(Warning: this is going to be very rambling and unfocused. I'm thinking as I type, here.)
There are too many interesting takes on these questions out there for me to comment on more than a tiny fraction of them, but I do want to express a very general concern I have about the terms of the debate.
Take this excerpt from the brilliant Max Sawicky:
The politics of war should be difficult for the aggressor. There should be a high bar to clear for its advocacy. It should not be enough for some other nation to be an enemy, for it to have nuclear weapons, for it to be a tyranny, for there to be idle U.S. troops not engaged in some other war, for it to abuse its subjects or its neighbors, for it to be universally despised, for the U.N. to vote for its demise. My three exceptions would be 1) self-defense (in the face of an imminent, manifest, tangible threat, or act of aggression), naturally; 2) the threat of genocide, or 3) the near-guarantee of very great benefits at very low cost.
I agree very strongly with what I believe to be the underlying premise here: a case for war needs to be stronger than a case for just any policy. It's not enough to make the argument that there's a good chance that a war will make things better in some way, to some degree. This would be enough argument on behalf of, say, a health care plan, but war is different from health care. One might hope that this would be obvious, but the evidence of our national experience in 2002/3 shows that apparently it isn't obvious enough.
I do worry a bit about the "exceptions" Max outlines. The third exception is particularly tricky, if taken literally--though I doubt Max intends it in this way--because it would seem to allow superpowers free reign for military adventurism against smaller and less powerful countries. Seizing the Panama Canal or the oil fields of Kuwait would probably be possible at very little cost, and might be thought to yield very great benefits, but surely shouldn't be considered legitimate.
The three exceptions neatly line up with those specified by the Nuremburg Principles, as helpfully laid out by our friends at Runes:
1. When a government wages a genocidal war against its own population;
2. When a government attacks another country without provocation; or,
3. When a country is faced with a humanitarian crisis of such proportions that its own government is unable to respond due to internal instability or civil war.
(I say that these line up because I think the third sort of situation is the kind that Max was imagining for his third exception--as in Rwanda, for instance, where thousands of people were slaughtered with machetes.)
As M.J. O'Brien at Runes puts the point, the Nuremburg Principles are supposed to disallow "wars of choice" in general. These exceptions to principled pacifism are supposed to specify the cases in which a war is necessary and not a matter of choice.
I worry about this way of putting the point, though, because strictly speaking even the most clear-cut cases of defensive war involve choice. Surrender is always an option, and sometimes the best. (Surely, for example, it would have been better if Germany had surrendered instead of defending itself when invaded at the end of World War II, even though by that point it was clearly a case of defensive war and hence "necessary".) Certainly, any non-defensive foreign intervention, even to stop a genocide, is also a matter of choice; it might be the best choice, but it's still not strictly necessary.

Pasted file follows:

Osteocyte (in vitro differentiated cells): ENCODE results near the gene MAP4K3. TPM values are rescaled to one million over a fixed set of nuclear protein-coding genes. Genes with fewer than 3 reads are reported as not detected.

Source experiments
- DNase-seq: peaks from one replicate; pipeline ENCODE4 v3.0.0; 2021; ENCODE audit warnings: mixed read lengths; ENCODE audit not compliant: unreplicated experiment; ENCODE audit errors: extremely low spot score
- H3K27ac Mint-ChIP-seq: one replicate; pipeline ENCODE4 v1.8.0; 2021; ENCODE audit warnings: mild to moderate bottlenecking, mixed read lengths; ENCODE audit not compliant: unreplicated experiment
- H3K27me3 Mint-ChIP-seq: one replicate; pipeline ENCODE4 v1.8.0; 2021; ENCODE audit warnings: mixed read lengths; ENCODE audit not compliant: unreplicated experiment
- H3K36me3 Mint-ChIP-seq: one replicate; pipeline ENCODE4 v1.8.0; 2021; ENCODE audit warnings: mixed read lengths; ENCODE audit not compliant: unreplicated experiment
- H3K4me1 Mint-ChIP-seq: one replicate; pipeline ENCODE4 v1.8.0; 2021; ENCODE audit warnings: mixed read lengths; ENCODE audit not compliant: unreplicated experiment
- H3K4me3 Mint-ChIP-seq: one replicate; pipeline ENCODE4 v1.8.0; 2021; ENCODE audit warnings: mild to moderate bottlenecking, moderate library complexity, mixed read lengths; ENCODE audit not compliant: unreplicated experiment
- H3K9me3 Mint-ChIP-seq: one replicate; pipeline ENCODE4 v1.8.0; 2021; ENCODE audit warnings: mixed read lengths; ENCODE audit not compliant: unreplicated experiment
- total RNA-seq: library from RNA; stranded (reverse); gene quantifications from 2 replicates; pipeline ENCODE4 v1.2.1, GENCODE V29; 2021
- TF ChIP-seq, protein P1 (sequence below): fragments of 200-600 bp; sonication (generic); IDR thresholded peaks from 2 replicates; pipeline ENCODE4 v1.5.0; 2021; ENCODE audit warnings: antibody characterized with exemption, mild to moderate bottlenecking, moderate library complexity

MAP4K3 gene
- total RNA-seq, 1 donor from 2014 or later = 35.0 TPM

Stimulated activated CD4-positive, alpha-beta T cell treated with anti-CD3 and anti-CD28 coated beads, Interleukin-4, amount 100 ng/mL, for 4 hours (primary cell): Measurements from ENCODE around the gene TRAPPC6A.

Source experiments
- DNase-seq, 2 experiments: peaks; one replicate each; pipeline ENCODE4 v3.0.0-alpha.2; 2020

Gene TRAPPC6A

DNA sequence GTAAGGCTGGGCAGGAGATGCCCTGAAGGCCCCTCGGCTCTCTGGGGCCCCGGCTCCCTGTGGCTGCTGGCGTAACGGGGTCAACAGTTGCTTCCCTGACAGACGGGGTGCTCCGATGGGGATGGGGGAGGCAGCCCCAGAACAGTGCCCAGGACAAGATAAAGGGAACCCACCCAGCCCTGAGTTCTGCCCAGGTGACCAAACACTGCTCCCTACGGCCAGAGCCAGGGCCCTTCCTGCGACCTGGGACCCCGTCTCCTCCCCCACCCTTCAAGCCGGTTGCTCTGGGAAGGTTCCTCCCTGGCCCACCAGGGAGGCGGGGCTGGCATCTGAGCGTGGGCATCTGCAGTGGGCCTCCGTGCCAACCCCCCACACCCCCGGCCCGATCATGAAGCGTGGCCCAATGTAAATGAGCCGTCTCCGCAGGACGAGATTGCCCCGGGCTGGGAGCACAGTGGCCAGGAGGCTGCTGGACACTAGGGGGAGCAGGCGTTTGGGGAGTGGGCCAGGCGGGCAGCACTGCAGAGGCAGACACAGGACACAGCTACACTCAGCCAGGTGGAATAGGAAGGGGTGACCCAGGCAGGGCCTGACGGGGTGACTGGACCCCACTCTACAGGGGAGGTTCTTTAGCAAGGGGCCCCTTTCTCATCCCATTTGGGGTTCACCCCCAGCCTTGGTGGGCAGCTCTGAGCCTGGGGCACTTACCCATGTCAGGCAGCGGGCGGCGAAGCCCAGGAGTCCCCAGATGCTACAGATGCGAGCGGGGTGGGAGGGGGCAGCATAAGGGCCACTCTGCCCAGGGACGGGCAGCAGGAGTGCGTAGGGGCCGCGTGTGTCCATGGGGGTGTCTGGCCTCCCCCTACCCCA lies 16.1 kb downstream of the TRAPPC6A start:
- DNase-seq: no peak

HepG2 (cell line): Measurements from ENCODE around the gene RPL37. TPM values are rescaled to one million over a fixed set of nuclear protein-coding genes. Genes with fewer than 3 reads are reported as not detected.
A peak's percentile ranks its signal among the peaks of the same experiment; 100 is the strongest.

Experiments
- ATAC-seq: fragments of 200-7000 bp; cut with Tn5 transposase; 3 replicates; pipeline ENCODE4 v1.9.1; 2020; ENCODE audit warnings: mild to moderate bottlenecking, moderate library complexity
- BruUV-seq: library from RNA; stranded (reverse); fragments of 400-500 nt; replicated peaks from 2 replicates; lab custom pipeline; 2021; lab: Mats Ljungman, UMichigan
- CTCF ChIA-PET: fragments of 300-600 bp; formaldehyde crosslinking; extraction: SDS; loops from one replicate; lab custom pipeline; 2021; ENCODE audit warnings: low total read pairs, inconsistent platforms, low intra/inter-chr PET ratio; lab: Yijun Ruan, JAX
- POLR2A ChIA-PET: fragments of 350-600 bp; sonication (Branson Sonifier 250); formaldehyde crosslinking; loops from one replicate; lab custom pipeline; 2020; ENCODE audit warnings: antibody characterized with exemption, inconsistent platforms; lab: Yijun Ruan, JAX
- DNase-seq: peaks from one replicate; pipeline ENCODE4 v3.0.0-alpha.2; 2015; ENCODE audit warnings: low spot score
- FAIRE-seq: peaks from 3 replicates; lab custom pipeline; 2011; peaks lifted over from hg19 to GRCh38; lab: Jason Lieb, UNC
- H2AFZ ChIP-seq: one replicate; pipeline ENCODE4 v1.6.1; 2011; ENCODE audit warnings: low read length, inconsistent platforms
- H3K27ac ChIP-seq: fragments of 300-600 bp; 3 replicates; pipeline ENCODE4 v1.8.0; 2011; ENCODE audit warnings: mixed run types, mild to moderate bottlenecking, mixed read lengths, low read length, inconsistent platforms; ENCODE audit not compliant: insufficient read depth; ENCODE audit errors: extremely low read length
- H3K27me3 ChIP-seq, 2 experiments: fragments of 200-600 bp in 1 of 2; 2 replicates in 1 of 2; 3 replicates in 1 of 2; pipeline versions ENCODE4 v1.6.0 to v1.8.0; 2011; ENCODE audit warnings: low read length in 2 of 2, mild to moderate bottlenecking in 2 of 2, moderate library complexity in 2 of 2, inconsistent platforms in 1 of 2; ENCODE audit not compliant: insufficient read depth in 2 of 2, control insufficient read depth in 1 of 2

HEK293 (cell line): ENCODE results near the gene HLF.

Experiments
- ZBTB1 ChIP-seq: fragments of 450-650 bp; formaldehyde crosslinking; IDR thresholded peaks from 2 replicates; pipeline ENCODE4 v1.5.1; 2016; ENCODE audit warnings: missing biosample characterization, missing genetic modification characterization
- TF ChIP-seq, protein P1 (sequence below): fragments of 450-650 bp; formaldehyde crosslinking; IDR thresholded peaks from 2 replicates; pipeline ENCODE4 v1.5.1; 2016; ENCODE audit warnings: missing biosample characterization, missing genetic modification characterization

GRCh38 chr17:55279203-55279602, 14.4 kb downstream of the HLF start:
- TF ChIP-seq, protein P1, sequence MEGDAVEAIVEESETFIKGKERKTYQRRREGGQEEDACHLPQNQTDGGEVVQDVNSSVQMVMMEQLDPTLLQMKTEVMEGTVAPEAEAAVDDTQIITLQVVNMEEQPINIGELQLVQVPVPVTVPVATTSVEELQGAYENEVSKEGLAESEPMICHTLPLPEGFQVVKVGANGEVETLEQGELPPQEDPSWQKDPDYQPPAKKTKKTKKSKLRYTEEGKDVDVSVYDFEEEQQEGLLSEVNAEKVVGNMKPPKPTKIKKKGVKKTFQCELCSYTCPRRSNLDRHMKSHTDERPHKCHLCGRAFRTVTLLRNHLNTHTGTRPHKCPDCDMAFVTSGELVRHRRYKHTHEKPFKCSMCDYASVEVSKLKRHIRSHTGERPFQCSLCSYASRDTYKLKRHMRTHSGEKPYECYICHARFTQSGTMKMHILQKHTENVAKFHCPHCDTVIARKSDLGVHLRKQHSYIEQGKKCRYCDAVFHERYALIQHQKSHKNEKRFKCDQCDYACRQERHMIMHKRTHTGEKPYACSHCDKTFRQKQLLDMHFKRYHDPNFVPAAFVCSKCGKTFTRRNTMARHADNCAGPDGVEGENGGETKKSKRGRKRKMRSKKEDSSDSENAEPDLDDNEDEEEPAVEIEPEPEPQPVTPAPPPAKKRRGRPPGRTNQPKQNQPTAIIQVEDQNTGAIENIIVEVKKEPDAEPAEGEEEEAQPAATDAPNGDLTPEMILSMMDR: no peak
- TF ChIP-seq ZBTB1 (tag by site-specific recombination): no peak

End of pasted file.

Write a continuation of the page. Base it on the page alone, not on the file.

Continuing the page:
More generally, though, I worry about this method of creating systematic exceptions itself. Just about any war can be sold as self-defense. The Vietnam war was sold in those terms, and certainly Bush tried to convince us that Iraq posed an immediate threat. Just about any war can be sold as humanitarian. Just about any war can be sold as easy and cheap.
I'm concerned that even if these principles were to gain wide acceptance, we would be just as likely to get suckered into yet another unjust war. The principles are too vague and too easily stretched. I'm not sure they can be made more precise, though, since they have to apply to situations as-yet-unimagined.
The trouble with allowing any exceptions is that it's alarmingly easy to convince people that your pet war fits the exception. The trouble with not allowing any exceptions (principled pacifism) is that it allows genocide to go unanswered. Which is worse: allowing the Iraq war, or allowing Rwanda?
Certainly it's possible for reasonable people to come to a middle ground position here, but I'm not sure it's possible to enshrine this position in terms of general principles that will actually achieve the desired result.
I'm inclined to think that if we have to choose a set of principles, they should be wholly pacifistic. Allowing for particular exceptions seems far less dangerous to me than allowing for general exceptions. The problem with this, of course, is that it means that we have to consider every potential war as a particular case. But we already do this.
So how do we avoid the next war? Try not to elect idiots, and try to keep idiots from acting out their war fantasies when we do. Take it to the streets, and take it to the ballot box. That's the best we can do.